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The Honolulu Advertiser
Posted on: Friday, January 25, 2008

Balinese puppetry meets Shakespeare's 'Tempest'

By Wayne Harada
Advertiser Entertainment Writer

Hawaii news photo - The Honolulu Advertiser

Balinese shadow puppet images are projected onto a 15-by-30-foot screen, making for movie-like viewing.

Photos by JOAQUIN SIOPACK | The Honolulu Advertiser

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Hawaii news photo - The Honolulu Advertiser

Actors must deliver lines while manipulating puppets to bring shadows to life on the screen.

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An adaptation of the Shakespearean classic, fusing Elizabethan and Balinese elements with live performers, shadow puppets and musicians; produced by University of Hawai'i's Department of Theatre and Dance

Premieres at 8 p.m. today; repeats at 8 p.m. Saturday and Jan. 31, Feb. 1-2, and 2 p.m. Feb. 3

Kennedy Theatre, University of Hawai'i-Manoa

$16 general, $14 UH faculty/ staff, seniors and military, $11 students, $5 UH students



Also: Pre-curtain chats will precede the Saturday and Feb. 2 performances

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Larry Reed, a San Francisco-based theatrical innovator, has been fascinated by Balinese shadow puppetry for three decades. This passion has resulted in 20 to 30 productions with shadowy visuals, but "A (Balinese) Tempest" is his most lavish and popular.

The expanded work, with first-time live music, receives its Hawai'i premiere tonight at the University of Hawai'i-Manoa's Kennedy Theatre.

"I've used the same characters, the words of Shakespeare (albeit, abbreviated and edited) and Balinese shadow puppets," said Reed, who is founder and artistic director of ShadowLight Productions of San Francisco.

"I created a new art form, which is not culturally specific, so you can go into any culture and explore the fantasy and mythology," he said.

The Island version encompasses original live music by I Nyoman Sumandhi, a dalang (Balinese puppet master) who directs the UH Balinese Gamelan Ensemble. The music will accent the on-stage visuals.

The Kennedy venture is a rarity for Reed, who admits, "I only do professional theater." He said he was challenged to explore the Asian theater prospects of Kennedy, one of the world's foremost academic theaters specializing periodically on Asian productions such as Beijing opera and Japanese kabuki. Balinese shadow puppets also have been a Manoa staple.

In "A (Balinese) Tempest," he's taken one of the world's oldest tales and imposed an exotic and distinctive flavor embracing shadow puppets manipulated by the actors as they speak the lines of The Bard.

"And it's all quite exciting," Reed said without a modicum of modesty. "We project images of shadow puppets onto a large 15-by-30-foot screen. It's like movie viewing; it's like Cinema-scope. It's fascinating."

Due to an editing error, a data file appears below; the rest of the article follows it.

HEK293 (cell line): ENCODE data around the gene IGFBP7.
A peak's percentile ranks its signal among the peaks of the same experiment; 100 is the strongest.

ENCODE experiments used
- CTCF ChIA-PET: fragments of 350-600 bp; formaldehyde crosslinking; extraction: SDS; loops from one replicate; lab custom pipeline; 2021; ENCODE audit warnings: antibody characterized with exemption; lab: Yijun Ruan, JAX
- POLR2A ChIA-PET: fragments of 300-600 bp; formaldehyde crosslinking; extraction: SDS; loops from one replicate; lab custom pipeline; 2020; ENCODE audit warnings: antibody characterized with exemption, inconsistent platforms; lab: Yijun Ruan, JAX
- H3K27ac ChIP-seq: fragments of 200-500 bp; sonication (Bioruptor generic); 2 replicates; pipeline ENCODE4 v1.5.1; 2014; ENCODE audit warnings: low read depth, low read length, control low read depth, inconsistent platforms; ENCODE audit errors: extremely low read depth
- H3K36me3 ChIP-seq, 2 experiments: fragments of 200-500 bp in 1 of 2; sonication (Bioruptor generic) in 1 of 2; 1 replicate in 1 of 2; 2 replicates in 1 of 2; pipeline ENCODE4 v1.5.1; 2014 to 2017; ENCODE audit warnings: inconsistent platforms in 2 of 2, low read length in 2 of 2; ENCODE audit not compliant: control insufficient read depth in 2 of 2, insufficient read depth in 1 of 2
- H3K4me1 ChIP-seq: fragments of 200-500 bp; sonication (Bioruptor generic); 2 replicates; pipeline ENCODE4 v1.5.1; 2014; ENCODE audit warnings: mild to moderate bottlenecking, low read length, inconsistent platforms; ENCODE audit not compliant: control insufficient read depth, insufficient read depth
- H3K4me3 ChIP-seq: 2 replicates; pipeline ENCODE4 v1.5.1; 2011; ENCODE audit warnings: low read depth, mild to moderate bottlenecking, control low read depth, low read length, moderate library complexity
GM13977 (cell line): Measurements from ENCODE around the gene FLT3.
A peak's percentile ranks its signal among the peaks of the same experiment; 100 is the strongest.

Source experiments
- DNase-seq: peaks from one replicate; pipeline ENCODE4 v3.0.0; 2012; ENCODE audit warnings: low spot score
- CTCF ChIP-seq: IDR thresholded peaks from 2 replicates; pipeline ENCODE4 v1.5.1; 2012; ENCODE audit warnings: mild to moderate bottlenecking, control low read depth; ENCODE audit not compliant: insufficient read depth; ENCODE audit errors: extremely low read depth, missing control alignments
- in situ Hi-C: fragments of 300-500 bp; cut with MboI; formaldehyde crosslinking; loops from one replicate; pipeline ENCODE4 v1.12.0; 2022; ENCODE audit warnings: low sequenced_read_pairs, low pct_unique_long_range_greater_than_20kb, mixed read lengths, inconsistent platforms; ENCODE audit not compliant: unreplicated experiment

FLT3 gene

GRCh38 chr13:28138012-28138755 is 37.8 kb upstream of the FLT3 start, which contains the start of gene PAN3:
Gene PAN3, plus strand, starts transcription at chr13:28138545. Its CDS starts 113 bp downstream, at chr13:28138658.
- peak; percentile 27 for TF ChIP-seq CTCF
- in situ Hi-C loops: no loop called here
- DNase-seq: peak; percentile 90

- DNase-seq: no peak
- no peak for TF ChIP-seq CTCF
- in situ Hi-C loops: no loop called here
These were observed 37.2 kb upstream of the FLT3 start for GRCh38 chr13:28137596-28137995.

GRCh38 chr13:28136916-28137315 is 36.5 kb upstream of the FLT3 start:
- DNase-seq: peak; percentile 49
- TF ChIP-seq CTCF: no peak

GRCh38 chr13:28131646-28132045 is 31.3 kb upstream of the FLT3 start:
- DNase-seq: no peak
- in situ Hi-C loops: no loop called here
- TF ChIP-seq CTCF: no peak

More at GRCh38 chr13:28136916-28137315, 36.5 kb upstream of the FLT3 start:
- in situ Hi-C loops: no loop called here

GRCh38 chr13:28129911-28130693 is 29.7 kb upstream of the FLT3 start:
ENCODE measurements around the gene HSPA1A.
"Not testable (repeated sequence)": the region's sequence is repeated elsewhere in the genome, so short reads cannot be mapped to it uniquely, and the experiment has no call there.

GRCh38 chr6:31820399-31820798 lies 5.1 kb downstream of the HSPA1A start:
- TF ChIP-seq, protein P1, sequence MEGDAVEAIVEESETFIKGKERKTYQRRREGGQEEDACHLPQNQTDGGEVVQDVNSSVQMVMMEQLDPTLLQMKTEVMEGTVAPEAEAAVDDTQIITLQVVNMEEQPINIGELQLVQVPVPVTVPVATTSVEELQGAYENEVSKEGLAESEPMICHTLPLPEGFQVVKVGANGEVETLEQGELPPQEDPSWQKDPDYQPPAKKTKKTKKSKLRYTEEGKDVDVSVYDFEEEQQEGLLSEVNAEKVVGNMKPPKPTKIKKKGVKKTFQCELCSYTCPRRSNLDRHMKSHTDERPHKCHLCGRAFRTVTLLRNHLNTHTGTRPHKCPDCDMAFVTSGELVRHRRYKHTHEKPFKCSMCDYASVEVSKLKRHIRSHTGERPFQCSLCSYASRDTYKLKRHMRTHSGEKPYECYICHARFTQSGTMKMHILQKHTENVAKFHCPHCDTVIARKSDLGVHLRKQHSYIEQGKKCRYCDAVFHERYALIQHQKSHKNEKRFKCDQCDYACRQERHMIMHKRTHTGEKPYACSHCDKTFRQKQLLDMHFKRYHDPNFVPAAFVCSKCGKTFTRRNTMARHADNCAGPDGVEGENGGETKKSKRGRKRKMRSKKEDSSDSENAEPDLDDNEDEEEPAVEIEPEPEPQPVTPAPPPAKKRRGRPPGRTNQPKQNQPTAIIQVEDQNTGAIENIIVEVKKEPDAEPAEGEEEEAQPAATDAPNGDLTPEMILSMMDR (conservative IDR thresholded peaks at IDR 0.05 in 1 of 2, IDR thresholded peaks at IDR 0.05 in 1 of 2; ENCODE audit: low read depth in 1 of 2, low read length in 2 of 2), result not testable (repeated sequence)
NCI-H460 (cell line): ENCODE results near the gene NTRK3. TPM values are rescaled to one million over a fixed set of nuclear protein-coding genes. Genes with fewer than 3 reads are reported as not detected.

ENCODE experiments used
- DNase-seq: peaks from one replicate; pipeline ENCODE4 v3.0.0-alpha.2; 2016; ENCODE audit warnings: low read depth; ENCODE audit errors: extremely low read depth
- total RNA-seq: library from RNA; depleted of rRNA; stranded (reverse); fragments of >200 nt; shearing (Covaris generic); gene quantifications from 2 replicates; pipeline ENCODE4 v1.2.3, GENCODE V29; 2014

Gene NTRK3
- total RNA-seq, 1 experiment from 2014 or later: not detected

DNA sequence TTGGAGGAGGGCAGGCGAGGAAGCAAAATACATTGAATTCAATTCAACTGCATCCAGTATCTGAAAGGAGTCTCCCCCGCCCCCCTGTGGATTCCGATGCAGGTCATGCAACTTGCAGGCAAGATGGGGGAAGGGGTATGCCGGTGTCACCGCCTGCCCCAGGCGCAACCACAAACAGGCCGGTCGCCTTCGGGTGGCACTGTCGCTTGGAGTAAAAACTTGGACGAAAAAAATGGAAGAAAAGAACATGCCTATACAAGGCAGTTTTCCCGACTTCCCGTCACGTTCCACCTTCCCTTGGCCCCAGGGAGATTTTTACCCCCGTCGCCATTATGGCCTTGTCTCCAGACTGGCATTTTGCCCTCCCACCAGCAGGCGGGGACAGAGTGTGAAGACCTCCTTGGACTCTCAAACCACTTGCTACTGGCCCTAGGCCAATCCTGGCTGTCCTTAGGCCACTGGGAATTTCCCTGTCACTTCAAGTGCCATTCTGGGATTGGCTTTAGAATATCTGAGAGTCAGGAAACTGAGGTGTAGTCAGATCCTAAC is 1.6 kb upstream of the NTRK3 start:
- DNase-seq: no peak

And Shakespeare, he said, provides the perfect goods for this concoction: a magical tale mixing comedy with romance, probing themes of reconciliation.

"Shakespeare is good because to begin with, you're dealing with kind of high drama and low drama characteristic of his drama and typical in Balinese theater," said Reed, who has studied and trained in wayang kulit (Balinese shadow puppetry) with the same mentor for nearly 30 years.

The show has deeper, personal meaning, too. "For me, it's completing a full circle doing this Balinese version of 'The Tempest,' since it is almost like Prospero completing his work and Shakespeare completing his work, too. All those elements were resonating for me with this particular project.

"This is the 10th version of 'Tempest' and every time you do it, you set off different goals," he said. With the visuals and the gamelan sound here, it's "a great experience for the audience."

He trained a local cast of 12 actors in what he calls "a monumental task."

The performers, augmented by a 12-member gamelan orchestra, have to deliver lines while manipulating the puppets to bring shadowed life to the screen.

Reed created some puppets; others were done by the actors.

"The traditional way is to make them out of rawhide, but for this show, we have some poster board (re-creations)," he said. "Everything is handmade and easily accessible; and it's simple, but not easy. The actors have to know when to pick up a puppet, so it's very exacting choreography a beautiful dance when you watch from backstage."

His purpose of doing this kind of hybrid?

"To introduce people to something new, taking on a new culture. It's a different way of approaching art, communicating excitement," Reed said. "This is not a movie, it's not usual theater, it's not merely a shadow play. It's something completely unique."

Reach Wayne Harada at wharada@honoluluadvertiser.com.